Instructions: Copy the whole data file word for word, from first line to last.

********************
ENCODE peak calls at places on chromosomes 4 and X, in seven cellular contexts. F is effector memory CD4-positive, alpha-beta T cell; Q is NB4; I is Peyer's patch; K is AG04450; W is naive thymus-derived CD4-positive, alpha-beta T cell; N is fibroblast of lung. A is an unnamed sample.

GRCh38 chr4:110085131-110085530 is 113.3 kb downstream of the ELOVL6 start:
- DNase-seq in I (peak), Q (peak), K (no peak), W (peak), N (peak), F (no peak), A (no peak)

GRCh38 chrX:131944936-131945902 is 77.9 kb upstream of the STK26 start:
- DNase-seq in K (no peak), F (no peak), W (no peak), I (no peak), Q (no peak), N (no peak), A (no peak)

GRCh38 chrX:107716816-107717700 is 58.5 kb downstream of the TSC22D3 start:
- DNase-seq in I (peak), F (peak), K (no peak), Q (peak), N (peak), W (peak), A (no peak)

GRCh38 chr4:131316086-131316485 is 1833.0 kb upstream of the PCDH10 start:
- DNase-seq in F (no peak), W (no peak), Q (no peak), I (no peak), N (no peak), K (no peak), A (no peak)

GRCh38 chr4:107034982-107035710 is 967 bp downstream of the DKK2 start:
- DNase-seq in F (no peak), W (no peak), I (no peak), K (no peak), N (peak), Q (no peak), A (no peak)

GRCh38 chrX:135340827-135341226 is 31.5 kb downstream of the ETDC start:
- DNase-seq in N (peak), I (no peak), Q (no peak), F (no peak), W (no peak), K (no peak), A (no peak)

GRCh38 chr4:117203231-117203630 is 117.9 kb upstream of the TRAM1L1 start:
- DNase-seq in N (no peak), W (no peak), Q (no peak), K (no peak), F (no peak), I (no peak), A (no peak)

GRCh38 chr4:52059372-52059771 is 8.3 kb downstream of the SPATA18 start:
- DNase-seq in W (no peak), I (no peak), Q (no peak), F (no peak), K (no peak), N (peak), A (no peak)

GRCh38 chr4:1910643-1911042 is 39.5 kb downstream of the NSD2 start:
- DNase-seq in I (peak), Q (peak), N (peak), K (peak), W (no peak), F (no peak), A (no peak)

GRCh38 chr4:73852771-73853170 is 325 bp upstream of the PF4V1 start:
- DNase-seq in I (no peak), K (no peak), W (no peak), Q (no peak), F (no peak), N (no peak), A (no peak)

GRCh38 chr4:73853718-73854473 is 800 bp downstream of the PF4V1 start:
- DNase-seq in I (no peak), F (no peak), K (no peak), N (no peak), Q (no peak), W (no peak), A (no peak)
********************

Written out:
ENCODE peak calls at places on chromosomes 4 and X, in seven cellular contexts. F is effector memory CD4-positive, alpha-beta T cell; Q is NB4; I is Peyer's patch; K is AG04450; W is naive thymus-derived CD4-positive, alpha-beta T cell; N is fibroblast of lung. A is an unnamed sample.

GRCh38 chr4:110085131-110085530 is 113.3 kb downstream of the ELOVL6 start:
- DNase-seq in I (peak), Q (peak), K (no peak), W (peak), N (peak), F (no peak), A (no peak)

GRCh38 chrX:131944936-131945902 is 77.9 kb upstream of the STK26 start:
- DNase-seq in K (no peak), F (no peak), W (no peak), I (no peak), Q (no peak), N (no peak), A (no peak)

GRCh38 chrX:107716816-107717700 is 58.5 kb downstream of the TSC22D3 start:
- DNase-seq in I (peak), F (peak), K (no peak), Q (peak), N (peak), W (peak), A (no peak)

GRCh38 chr4:131316086-131316485 is 1833.0 kb upstream of the PCDH10 start:
- DNase-seq in F (no peak), W (no peak), Q (no peak), I (no peak), N (no peak), K (no peak), A (no peak)

GRCh38 chr4:107034982-107035710 is 967 bp downstream of the DKK2 start:
- DNase-seq in F (no peak), W (no peak), I (no peak), K (no peak), N (peak), Q (no peak), A (no peak)

GRCh38 chrX:135340827-135341226 is 31.5 kb downstream of the ETDC start:
- DNase-seq in N (peak), I (no peak), Q (no peak), F (no peak), W (no peak), K (no peak), A (no peak)

GRCh38 chr4:117203231-117203630 is 117.9 kb upstream of the TRAM1L1 start:
- DNase-seq in N (no peak), W (no peak), Q (no peak), K (no peak), F (no peak), I (no peak), A (no peak)

GRCh38 chr4:52059372-52059771 is 8.3 kb downstream of the SPATA18 start:
- DNase-seq in W (no peak), I (no peak), Q (no peak), F (no peak), K (no peak), N (peak), A (no peak)

GRCh38 chr4:1910643-1911042 is 39.5 kb downstream of the NSD2 start:
- DNase-seq in I (peak), Q (peak), N (peak), K (peak), W (no peak), F (no peak), A (no peak)

GRCh38 chr4:73852771-73853170 is 325 bp upstream of the PF4V1 start:
- DNase-seq in I (no peak), K (no peak), W (no peak), Q (no peak), F (no peak), N (no peak), A (no peak)

GRCh38 chr4:73853718-73854473 is 800 bp downstream of the PF4V1 start:
- DNase-seq in I (no peak), F (no peak), K (no peak), N (no peak), Q (no peak), W (no peak), A (no peak)